The Dark Net

The Dark Net

A Novel

Book - 2017
Average Rating:
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Houghton
Hell on earth is only one click of a mouse away…

“Thrilling . . . one of the best Stephen King novels not written by the master himself. . . . The setup promises furious action, and Percy delivers, like [Richard] Matheson, like King. . . An awfully impressive literary performance.”—New York Times Book Review

“[An] imaginative, spooky, swiftly paced tale threaded through with dark humor.”—Dean Koontz
 
“Percy’s blend of cyberpunk-style SF and occult horror is a perfect combo for summer chills.”—Library Journal


The Dark Net is real. An anonymous and often criminal arena that exists in the secret far reaches of the Web, some use it to manage Bitcoins, pirate movies and music, or traffic in drugs and stolen goods. And now an ancient darkness is gathering there as well. This force is threatening to spread virally into the real world unless it can be stopped by members of a ragtag crew:

Twelve-year-old Hannah -- who has been fitted with the Mirage, a high-tech visual prosthetic to combat her blindness-- wonders why she sees shadows surrounding some people.

Lela, a technophobic journalist, has stumbled upon a story nobody wants her to uncover.

Mike Juniper, a one-time child evangelist who suffers from personal and literal demons, has an arsenal of weapons stored in the basement of the homeless shelter he runs.

And Derek, a hacker with a cause, believes himself a soldier of the Internet, part of a cyber army akin to Anonymous.

They have no idea what the Dark Net really contains.

Set in present-day Portland, The Dark Net is a cracked-mirror version of the digital nightmare we already live in, a timely and wildly imaginative techno-thriller about the evil that lurks in real and virtual spaces, and the power of a united few to fight back.


Baker & Taylor
When the criminal underworld of the internet gives way to the viral spread of ancient demons, an adolescent with visual prosthetics, a technophobic journalist, a former child evangelist, and a cyber hacker activist become the world's unlikely defenders.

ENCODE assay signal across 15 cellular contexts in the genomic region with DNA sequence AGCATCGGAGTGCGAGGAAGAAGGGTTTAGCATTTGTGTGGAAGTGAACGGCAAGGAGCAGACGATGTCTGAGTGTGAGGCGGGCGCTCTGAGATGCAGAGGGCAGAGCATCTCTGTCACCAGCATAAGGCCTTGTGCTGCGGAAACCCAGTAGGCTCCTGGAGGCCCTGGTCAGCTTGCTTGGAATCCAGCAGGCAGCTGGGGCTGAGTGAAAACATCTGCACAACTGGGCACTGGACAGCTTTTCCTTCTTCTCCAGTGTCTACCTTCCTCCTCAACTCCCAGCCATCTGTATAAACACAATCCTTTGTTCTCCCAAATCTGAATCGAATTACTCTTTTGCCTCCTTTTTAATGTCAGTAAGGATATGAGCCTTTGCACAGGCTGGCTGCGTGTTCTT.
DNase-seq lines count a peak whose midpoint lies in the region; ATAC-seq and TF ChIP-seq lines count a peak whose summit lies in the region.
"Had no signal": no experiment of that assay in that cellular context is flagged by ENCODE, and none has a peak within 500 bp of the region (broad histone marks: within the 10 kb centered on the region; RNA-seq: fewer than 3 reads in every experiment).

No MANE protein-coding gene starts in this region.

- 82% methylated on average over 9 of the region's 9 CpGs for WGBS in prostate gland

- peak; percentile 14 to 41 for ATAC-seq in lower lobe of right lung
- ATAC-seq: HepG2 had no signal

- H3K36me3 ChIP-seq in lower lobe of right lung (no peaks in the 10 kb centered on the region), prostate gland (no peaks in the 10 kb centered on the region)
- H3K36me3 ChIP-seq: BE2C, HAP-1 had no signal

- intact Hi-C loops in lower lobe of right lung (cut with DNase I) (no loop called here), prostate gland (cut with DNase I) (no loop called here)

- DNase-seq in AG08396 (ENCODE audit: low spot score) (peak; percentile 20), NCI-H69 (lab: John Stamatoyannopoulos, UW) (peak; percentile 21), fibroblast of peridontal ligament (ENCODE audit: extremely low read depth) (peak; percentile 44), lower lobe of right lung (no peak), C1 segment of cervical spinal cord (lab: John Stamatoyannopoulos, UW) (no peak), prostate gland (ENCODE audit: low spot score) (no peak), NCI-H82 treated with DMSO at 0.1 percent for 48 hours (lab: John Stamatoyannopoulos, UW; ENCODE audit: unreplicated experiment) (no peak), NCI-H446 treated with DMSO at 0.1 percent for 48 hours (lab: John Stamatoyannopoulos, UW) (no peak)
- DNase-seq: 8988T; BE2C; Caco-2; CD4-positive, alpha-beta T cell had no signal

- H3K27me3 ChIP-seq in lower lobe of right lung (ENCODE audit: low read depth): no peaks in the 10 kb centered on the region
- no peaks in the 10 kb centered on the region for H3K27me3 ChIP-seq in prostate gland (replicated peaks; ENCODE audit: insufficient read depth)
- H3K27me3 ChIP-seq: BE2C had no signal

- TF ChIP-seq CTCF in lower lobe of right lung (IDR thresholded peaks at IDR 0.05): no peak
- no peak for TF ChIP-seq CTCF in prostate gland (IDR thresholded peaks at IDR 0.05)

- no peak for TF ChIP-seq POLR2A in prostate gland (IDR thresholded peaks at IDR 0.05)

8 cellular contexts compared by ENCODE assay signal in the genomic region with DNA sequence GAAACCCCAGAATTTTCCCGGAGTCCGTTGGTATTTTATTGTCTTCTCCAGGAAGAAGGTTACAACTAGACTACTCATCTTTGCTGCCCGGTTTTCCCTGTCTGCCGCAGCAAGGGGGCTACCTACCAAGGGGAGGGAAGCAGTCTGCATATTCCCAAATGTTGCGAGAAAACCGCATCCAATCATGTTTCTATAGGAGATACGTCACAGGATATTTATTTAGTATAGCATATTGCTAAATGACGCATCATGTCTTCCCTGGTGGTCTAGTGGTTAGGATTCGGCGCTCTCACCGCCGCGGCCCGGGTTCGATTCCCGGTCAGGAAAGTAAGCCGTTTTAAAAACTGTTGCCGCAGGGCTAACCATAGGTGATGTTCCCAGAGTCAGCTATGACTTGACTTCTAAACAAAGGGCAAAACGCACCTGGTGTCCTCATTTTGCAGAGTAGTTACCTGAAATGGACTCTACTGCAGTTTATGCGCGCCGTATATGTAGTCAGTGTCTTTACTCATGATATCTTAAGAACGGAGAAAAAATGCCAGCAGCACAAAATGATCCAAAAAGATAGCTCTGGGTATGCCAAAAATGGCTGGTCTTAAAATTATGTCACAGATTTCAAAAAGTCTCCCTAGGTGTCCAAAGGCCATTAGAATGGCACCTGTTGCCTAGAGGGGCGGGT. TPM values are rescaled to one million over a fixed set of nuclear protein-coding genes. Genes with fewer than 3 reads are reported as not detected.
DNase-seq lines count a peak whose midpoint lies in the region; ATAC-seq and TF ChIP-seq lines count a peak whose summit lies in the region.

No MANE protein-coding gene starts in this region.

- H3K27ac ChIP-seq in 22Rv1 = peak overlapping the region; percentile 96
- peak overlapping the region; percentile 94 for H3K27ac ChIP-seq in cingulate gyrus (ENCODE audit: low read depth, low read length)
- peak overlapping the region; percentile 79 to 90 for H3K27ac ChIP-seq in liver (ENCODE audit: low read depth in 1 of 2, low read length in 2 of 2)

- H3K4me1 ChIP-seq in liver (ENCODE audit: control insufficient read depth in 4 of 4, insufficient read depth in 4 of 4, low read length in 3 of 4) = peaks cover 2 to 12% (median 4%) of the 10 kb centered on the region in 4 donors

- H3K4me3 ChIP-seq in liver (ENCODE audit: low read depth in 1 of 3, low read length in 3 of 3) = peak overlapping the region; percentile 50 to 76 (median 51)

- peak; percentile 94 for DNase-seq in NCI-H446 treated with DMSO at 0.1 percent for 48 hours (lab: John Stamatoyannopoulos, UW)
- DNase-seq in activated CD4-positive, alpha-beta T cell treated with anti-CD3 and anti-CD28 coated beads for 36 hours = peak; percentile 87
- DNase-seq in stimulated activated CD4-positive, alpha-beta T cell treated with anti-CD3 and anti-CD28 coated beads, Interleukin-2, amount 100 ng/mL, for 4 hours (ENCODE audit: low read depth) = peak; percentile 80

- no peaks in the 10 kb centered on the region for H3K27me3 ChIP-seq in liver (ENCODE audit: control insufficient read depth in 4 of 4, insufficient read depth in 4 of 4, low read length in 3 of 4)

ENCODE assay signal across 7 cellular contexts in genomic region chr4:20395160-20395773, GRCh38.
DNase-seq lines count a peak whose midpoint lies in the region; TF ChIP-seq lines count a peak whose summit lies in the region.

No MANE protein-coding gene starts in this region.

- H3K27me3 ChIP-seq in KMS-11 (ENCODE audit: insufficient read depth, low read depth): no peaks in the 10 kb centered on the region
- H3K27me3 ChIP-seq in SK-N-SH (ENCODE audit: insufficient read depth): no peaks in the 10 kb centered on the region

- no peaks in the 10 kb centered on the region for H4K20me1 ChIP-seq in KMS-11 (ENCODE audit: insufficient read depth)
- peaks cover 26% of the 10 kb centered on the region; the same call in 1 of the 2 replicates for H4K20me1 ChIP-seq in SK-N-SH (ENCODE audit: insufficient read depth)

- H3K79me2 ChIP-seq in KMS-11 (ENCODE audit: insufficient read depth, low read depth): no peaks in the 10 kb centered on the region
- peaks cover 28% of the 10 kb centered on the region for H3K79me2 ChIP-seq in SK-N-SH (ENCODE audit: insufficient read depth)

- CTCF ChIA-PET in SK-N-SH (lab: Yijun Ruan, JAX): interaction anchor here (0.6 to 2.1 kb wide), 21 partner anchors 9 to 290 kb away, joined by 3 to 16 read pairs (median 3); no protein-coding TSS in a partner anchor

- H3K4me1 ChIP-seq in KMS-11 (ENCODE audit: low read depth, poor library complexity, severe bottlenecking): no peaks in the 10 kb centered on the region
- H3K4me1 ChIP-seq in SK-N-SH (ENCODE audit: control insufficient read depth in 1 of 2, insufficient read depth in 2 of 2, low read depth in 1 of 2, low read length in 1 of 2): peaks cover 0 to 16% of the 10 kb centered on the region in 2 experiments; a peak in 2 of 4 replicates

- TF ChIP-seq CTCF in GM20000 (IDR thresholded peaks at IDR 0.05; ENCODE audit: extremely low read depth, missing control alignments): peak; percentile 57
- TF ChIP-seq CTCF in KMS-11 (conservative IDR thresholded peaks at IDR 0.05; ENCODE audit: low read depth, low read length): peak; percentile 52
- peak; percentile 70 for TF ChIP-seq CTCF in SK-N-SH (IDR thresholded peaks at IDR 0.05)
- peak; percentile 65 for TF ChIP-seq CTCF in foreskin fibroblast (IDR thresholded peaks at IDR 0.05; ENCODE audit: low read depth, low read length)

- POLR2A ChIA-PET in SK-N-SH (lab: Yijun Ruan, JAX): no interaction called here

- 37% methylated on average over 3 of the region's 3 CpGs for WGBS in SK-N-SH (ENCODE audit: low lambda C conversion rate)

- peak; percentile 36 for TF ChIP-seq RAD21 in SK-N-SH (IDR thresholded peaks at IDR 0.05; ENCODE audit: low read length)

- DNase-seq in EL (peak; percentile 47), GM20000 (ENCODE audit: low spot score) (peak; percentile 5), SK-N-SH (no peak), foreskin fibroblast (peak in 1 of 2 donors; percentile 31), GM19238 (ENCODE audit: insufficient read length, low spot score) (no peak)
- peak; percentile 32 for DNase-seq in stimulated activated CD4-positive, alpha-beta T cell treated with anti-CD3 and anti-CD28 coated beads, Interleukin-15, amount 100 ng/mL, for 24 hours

Baker
& Taylor

When the criminal underworld of the internet gives way to the viral spread of ancient demons, an adolescent with visual prosthetics, a technophobic journalist, a former child evangelist and a cyber hacker activist become the world's unlikely defenders. 40,000 first printing.
"Hell on earth is only one click of a mouse away in acclaimed writer Benjamin Percy's terrifying new horror novel

The Dark Net is real. An anonymous and often criminal arena that exists in the secret, far reaches of the Web, some use it to manage Bitcoins, pirate movies and music, or traffic in drugs and stolen goods. Andnow, an ancient darkness is gathering there as well. These demons are threatening to spread virally into the real worldunless they can be stopped by members of a ragtag crew:

Twelve-year-old Hannah, who has been fitted with the Oculus, a high-tech visual prosthetic to combat her blindness, wonders why she sees shadows surrounding some people.

A technophobicjournalist named Lela has stumbled upon a story nobody wants her to uncover.

Mike Juniper--a one-time child evangelist who suffers from personal and literal demons--has an arsenal of weapons stored in the basement of the homeless shelter he runs.

And Derek, a hacker with a cause, believes himself a soldier of the Internet, part of a cyber army akin to Anonymous.

They have no idea what the Dark Netreallycontains"--

Publisher: Boston : Houghton Mifflin Harcourt, c2017
ISBN: 9780544750333
Branch Call Number: FIC PER
Characteristics: 256 p. ;,24 cm.

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sit_walk Nov 08, 2017

Enjoyable although lots of disbelief suspension required. I expected more. It reads like a movie pitch or comic script more than anything. The quote from Dean Kootz on the book cover says, "Written in vivid, often lyrical prose." Um... not so much.

a
amylee290
Oct 05, 2017

I gave up on this book half way through. Weird and dull. Oh, and as far as I had read... had NOTHING TO DO with the internet ... ?!?!?!

s
StarGladiator
Aug 06, 2017

Kind of a cross between Dean Koontz, F. Paul Wilson with a sprinkling of Clive Barker - - entertaining read and interesting synthesis, fictionally speaking.
[Thought the Publishers Weekly review was overly critical and somewhat inept.]

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